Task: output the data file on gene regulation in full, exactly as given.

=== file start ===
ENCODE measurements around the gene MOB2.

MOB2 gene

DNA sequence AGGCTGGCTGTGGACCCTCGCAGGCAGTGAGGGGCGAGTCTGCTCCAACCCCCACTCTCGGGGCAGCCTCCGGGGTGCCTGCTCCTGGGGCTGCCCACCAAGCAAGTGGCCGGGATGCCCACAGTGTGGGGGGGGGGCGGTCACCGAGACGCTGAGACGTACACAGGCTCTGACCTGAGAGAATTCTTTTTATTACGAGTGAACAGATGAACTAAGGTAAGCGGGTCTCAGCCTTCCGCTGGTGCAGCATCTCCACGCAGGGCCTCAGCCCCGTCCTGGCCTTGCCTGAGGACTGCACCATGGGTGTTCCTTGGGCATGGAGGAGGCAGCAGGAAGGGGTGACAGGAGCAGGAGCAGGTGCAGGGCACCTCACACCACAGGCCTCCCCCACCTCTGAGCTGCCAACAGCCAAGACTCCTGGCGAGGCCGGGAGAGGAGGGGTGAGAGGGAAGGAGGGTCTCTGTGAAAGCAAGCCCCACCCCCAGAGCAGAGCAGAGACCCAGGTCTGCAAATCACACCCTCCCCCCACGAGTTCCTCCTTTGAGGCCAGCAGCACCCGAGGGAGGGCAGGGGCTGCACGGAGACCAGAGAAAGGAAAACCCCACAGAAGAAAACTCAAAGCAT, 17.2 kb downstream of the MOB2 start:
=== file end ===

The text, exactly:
ENCODE measurements around the gene MOB2.

MOB2 gene

DNA sequence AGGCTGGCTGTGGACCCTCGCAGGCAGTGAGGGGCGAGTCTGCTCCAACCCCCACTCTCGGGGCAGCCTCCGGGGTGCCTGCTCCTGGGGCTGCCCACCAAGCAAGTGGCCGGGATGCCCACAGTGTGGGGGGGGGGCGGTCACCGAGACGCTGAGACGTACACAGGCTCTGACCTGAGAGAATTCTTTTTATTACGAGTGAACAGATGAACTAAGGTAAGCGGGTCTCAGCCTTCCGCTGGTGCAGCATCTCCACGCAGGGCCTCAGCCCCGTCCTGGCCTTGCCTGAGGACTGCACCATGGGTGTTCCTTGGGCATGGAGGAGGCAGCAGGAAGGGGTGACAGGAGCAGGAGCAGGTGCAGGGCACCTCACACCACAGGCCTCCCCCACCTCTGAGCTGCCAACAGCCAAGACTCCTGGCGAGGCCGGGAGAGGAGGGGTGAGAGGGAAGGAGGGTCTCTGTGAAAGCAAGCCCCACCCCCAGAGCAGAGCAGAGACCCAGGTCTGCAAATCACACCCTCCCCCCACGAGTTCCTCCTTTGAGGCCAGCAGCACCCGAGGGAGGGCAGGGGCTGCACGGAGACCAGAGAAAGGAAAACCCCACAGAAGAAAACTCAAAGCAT, 17.2 kb downstream of the MOB2 start: